In 1852, he married Teresa Bagioli, who was a teenager at the time and he was 33. He was known to be carrying on with a well-known prostitute of the era named Fanny White. Sickles took a position under future president James Buchanan in the U.S. embassy in London, leaving his young pregnant wife at home. During that time he escorted Fanny White, and reportedly introduced her to Queen Victoria using the surname of a political rival. He also created a furor for failing to toast the Queen’s health.
He returned to the United States in 1855 and was elected to the New York State Senate the following year. An advocate for Central Park, he obtained consensus on the location and convinced the governor to sign legislation creating a bi-partisan park commission. Sickles managed to be censured by the State Assembly for escorting White into the Assembly’s chambers.
Daniel Sickles in uniform, left, and Fanny White, a well-known prostitute of pre-Civil War New York City., right. Sickles attained the highest rank of any politically appointed general in the Union Army.
He was elected to the U.S. Congress in 1856, moving Teresa and their daughter to a home on Lafayette Square near the White House in Washington, D.C. They moved among the party scene. When Sickles worked late, traveled, or cheated on Teresa, she was often escorted to parties by Philip Barton Key.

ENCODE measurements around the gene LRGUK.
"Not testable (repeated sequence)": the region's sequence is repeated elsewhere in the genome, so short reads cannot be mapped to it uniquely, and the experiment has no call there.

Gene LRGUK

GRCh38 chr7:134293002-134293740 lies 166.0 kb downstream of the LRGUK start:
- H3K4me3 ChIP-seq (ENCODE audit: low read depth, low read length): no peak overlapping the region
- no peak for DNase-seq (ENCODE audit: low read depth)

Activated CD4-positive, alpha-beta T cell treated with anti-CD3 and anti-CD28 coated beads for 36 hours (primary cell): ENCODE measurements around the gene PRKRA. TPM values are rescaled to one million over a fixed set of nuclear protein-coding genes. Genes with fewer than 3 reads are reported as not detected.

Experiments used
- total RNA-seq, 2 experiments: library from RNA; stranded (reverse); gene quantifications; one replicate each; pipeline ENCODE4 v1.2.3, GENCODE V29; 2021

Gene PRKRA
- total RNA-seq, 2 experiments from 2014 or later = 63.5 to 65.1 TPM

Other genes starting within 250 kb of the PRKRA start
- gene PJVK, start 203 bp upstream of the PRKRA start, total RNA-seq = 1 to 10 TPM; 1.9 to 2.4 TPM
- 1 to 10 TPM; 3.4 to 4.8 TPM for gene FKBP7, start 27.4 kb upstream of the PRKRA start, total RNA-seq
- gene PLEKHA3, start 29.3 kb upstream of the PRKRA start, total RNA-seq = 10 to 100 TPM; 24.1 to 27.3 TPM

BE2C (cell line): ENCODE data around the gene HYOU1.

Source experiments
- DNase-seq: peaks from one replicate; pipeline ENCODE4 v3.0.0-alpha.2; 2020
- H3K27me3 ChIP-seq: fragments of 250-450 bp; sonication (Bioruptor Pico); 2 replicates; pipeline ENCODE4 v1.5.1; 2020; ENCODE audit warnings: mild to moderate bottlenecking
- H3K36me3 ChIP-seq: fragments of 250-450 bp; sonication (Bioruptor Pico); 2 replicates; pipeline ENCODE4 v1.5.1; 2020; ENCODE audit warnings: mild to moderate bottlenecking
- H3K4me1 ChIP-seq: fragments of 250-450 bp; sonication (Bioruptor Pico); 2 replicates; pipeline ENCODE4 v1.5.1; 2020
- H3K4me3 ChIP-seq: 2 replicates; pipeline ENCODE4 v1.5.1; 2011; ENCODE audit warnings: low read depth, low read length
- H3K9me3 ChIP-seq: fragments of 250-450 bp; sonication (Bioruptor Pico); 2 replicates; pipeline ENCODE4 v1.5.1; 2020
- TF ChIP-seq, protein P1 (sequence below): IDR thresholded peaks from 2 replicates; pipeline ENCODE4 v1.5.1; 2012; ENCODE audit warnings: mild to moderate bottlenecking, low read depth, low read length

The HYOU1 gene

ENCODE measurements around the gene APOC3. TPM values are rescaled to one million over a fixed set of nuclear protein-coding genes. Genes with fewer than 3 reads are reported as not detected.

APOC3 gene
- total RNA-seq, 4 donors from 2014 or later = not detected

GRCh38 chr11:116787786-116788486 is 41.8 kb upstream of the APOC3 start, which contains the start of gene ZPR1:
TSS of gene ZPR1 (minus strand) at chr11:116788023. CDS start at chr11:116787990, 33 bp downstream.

Philip Barton Key was the son of Francis Scott Key, author of the “Star Spangled Banner” and a widower. Supposedly in ill health and worried about his position as a U.S. Attorney, Key sought out his friend Sickles to plead his case. He was reappointed.
Key and Teresa Sickles soon became lovers, often meeting at a rented house two blocks from the Sickles’ home on Lafayette Square. In February 1859, Daniel Sickles received an anonymous letter outlining his wife’s infidelity with Keys. Confronted, Teresa admitted to the affair.
On Feb. 27, Sickles was home alternately weeping and calling upon friends for advice when he spotted Key, who had approached the house several times that day, twirling a handkerchief, a signal to Teresa to join him for a dalliance. Sickles shouted “that villain has just passed my house! My God this is horrible!” He raced to collect a revolver and two derringers. He found Key near Pennsylvania Avenue across from the White House where he, in broad daylight, pulled a gun and shot Key at close range but merely grazed him. Sickles shot Key a second time below the groin knocking him to the ground. A third shot misfired. Sickles cocked the gun once more and aimed it at Key’s chest, pulling the trigger and fatally shooting Key just below the heart. He also attempted to shoot Key in the head but the gun misfired again.